If you resolved earlier this month to work smarter, stop procrastinating and be more productive, your best intentions may have quickly been subverted by your regularly scheduled work routine.
Workplace performance expert Jason Womack says changing the way we do our work to improve our productivity is hard because our processes have become habit, and in many cases these habits have made us successful (even if they drove us to the edge of sanity in the process).
"A mid-level manager, for example, has probably gotten in the habit of living by the ding of email or the buzz of the BlackBerry," says Womack, and they've probably been rewarded for their responsiveness. "If they haven't addressed that Pavlovian response, it will be difficult for them to shift their habits."
The biggest mistake professionals make when it comes to time management, adds Womack, is continuing to use their time for activities that no longer deserve it.
"They keep going when they should be done," he says. "They keep typing an email when they've already answered a question in the subject line. They keep talking on the phone when they've already addressed the purpose of the call. They stay in the meeting room after the meeting points have been covered."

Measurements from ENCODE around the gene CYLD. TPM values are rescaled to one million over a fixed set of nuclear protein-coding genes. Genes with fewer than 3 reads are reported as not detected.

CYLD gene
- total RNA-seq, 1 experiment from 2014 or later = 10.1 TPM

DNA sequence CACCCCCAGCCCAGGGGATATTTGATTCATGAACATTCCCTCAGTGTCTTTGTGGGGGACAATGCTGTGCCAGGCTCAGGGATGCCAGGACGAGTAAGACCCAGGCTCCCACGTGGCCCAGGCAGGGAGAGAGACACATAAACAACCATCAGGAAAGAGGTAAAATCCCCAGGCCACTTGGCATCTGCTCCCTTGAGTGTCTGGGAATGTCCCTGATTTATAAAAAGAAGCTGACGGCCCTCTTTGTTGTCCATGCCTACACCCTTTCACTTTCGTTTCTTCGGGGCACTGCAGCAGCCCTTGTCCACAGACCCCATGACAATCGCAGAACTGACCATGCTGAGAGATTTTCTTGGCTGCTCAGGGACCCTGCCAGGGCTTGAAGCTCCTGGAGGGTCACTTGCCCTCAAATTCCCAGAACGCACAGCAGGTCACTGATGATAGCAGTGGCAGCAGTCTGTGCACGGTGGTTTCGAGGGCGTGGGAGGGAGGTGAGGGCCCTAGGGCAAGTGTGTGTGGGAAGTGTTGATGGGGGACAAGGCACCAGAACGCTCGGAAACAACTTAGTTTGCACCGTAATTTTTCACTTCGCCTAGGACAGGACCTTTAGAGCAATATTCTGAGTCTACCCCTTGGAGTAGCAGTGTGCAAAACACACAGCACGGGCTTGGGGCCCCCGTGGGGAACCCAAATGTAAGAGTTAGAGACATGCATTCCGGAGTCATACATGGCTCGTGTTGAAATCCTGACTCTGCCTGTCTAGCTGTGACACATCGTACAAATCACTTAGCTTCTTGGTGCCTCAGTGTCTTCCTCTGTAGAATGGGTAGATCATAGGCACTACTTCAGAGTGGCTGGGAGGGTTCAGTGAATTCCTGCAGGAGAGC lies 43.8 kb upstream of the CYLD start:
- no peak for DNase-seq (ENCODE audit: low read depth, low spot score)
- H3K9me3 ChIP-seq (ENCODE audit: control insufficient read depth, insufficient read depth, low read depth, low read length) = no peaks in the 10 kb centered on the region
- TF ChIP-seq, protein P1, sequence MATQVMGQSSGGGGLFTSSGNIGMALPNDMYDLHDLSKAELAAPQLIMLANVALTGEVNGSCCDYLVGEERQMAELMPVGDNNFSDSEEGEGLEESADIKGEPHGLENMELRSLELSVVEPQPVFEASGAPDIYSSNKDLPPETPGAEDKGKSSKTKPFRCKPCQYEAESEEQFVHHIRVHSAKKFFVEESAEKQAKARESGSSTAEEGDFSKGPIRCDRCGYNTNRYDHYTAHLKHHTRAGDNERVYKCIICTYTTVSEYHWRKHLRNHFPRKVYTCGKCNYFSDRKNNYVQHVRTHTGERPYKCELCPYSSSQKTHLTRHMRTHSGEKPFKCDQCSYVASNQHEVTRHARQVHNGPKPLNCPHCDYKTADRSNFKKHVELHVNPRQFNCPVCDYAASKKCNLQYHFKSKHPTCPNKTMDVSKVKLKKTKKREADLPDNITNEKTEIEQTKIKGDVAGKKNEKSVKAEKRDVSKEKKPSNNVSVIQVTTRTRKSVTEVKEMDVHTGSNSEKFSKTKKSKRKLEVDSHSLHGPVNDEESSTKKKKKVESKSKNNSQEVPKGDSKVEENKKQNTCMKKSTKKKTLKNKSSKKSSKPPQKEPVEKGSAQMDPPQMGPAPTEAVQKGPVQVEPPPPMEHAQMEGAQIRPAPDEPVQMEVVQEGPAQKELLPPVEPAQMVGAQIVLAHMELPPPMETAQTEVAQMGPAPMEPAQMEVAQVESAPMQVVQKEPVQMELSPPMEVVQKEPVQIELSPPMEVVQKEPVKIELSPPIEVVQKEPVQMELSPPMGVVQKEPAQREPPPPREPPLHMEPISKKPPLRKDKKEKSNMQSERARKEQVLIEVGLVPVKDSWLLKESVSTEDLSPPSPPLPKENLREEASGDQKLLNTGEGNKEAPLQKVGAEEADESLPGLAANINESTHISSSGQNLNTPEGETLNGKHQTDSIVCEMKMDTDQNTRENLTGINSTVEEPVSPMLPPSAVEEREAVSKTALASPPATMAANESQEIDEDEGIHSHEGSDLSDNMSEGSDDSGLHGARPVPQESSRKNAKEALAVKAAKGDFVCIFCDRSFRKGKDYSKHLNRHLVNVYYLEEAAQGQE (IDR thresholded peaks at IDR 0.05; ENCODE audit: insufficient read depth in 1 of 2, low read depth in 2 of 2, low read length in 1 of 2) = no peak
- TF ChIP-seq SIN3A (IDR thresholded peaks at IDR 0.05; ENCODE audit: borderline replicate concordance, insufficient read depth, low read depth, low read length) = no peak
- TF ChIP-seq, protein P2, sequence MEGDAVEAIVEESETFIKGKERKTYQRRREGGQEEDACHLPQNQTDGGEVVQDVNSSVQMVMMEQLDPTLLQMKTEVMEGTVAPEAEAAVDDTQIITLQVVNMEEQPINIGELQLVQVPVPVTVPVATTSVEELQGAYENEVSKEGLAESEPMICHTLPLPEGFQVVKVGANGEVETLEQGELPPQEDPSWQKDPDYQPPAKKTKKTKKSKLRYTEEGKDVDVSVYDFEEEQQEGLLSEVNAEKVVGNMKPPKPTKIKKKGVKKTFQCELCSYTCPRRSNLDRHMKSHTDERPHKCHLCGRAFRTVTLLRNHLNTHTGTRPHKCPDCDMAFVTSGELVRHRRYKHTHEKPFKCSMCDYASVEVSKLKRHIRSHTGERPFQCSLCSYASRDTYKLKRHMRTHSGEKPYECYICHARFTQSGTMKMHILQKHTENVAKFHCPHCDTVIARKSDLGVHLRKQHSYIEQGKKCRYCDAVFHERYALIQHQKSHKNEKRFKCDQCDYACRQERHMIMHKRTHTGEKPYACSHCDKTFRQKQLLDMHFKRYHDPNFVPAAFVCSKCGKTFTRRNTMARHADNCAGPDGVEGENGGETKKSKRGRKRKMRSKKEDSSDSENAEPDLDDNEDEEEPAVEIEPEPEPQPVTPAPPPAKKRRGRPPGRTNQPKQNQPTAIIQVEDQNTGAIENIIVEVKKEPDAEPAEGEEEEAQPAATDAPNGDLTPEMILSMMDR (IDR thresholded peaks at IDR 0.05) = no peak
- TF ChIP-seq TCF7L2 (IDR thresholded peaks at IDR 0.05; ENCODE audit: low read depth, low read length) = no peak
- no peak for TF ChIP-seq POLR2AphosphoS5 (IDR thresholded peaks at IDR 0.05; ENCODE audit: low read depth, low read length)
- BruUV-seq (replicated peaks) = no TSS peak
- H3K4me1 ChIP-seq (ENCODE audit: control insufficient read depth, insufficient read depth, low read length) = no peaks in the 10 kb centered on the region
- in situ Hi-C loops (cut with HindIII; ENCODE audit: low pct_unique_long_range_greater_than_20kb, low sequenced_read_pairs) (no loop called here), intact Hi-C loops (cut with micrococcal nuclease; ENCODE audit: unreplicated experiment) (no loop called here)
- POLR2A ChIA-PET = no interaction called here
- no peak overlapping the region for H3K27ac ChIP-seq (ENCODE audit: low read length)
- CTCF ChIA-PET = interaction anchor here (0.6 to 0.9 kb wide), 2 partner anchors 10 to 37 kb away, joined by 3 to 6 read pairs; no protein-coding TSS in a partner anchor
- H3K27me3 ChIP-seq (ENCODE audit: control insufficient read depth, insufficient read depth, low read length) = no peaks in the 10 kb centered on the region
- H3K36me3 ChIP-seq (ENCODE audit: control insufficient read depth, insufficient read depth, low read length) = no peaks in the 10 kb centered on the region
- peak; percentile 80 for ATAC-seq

To prevent you from making those same mistakes, Womack shares six of his most effective time management and productivity boosting tips.
1. Stick to the 15-minute rule. Womack recommends organizing your workday into 15 minute chunks. If you work eight hours a day, you've got 32, 15-minute chunks. A 10-hour workday gives you 40, 15-minute chunks. Womack emphasizes 15 minutes because, he says, it's long enough to get something done and short enough to find in your day.
When you have to schedule a meeting or conference call that would typically take an hour, Womack tells his clients to start it at 15 minutes past the hour and to end it on the hour. He believes people can accomplish in 45 minutes (that is, three, 15-minute chunks) what they think they need 60 minutes for. Containing the meeting to 45 minutes forces you to keep it on point and gives you an extra 15 minute chunk in which you can address another item on your to-do list.
2. Know when you're done. Continuing to work on something when it is essentially done is a significant time-waster that most professionals aren't even aware of. People need to think through the, 'When am I done' question, says Womack, who is also the author of Your Best Just Got Better: Work Smarter, Think Bigger, Make More (Wiley 2012).
"When I get a nonfiction book, I'm done with that book when I've learned something from the author that I didn't know before," he says. "I've picked up books, paid $24.95, read it for two or three 15-minute chunks, learned something and given the book to my seatmate on a plane."
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